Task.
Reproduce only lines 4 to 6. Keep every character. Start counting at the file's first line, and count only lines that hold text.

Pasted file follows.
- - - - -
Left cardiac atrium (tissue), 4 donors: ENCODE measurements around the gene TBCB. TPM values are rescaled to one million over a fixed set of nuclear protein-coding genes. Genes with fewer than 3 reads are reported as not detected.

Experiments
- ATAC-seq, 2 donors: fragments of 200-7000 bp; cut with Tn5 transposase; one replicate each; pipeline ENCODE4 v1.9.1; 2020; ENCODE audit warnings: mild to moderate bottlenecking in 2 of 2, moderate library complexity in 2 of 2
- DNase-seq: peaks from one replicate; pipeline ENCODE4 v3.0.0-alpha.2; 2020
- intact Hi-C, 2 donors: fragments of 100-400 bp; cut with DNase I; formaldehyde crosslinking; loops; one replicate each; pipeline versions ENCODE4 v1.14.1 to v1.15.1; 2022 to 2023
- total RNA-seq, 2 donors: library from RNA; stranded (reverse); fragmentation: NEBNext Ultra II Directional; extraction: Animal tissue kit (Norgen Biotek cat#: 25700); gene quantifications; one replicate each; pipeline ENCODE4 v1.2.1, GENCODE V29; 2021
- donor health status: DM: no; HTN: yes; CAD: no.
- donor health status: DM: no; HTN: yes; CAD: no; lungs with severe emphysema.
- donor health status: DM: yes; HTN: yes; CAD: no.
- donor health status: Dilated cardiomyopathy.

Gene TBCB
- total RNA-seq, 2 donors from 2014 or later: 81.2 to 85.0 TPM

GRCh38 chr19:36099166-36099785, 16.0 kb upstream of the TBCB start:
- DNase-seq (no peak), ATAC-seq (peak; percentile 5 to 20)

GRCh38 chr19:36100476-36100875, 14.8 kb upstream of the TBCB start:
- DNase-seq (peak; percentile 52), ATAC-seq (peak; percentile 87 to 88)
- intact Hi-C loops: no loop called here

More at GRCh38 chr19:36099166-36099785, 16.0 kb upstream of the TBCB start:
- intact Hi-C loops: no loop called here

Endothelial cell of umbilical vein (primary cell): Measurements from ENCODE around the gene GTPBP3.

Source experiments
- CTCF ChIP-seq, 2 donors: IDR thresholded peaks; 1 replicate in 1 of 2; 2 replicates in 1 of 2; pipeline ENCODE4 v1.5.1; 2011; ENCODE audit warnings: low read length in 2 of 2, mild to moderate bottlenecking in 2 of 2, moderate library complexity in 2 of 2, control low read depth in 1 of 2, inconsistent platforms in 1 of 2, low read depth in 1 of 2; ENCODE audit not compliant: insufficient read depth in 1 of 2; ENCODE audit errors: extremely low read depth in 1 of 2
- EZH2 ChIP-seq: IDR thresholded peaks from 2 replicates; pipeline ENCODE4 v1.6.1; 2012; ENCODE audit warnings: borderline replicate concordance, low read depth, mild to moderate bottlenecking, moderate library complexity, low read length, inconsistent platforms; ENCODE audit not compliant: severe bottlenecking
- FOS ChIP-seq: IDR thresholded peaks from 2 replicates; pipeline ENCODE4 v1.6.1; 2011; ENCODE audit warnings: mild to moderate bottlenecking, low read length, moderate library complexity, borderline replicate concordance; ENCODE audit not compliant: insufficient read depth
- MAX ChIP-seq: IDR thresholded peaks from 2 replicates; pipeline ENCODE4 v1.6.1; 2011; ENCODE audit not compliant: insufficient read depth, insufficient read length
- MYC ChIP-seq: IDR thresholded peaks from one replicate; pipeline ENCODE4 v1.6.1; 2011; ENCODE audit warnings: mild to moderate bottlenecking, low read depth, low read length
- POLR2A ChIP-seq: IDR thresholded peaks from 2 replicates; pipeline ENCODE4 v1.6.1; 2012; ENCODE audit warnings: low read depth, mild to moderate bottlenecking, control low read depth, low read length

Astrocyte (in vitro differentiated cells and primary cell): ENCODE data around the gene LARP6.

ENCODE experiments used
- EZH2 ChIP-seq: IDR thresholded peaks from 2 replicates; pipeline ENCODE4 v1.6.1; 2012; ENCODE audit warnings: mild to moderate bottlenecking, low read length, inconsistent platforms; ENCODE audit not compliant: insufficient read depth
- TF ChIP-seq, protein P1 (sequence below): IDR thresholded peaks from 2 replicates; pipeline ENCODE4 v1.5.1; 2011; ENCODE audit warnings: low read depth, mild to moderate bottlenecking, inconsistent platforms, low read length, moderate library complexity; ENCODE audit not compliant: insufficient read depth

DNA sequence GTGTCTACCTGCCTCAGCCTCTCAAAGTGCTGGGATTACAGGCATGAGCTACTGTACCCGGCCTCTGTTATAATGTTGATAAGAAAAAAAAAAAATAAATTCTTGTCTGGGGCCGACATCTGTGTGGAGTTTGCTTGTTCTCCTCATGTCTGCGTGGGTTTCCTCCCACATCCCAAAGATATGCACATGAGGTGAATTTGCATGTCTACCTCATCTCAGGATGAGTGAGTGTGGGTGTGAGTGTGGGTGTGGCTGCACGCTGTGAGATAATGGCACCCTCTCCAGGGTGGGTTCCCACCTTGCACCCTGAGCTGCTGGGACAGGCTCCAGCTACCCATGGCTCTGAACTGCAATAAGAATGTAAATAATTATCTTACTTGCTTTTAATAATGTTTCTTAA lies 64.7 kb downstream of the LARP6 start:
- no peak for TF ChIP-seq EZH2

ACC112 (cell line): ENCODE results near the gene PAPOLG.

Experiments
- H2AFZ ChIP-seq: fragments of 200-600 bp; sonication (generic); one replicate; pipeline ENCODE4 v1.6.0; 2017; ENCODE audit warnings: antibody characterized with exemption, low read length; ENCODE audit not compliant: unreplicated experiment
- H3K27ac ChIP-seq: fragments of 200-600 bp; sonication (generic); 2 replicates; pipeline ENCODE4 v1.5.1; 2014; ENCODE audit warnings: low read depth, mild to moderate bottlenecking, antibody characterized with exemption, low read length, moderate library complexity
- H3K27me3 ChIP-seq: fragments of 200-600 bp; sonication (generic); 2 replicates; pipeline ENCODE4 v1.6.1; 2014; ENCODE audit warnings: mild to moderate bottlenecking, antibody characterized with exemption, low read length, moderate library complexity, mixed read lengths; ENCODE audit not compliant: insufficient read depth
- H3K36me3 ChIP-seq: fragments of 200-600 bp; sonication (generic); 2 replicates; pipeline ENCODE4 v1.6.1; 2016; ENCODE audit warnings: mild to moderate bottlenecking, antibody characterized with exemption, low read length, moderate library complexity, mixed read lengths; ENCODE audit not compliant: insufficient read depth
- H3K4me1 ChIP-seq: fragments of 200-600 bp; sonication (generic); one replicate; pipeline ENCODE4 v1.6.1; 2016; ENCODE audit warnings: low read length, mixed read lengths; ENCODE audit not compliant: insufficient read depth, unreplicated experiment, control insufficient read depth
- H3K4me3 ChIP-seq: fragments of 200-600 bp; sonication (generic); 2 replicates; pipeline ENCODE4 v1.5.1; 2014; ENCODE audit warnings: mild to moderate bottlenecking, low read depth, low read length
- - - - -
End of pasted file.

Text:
- DNase-seq: peaks from one replicate; pipeline ENCODE4 v3.0.0-alpha.2; 2020
- intact Hi-C, 2 donors: fragments of 100-400 bp; cut with DNase I; formaldehyde crosslinking; loops; one replicate each; pipeline versions ENCODE4 v1.14.1 to v1.15.1; 2022 to 2023
- total RNA-seq, 2 donors: library from RNA; stranded (reverse); fragmentation: NEBNext Ultra II Directional; extraction: Animal tissue kit (Norgen Biotek cat#: 25700); gene quantifications; one replicate each; pipeline ENCODE4 v1.2.1, GENCODE V29; 2021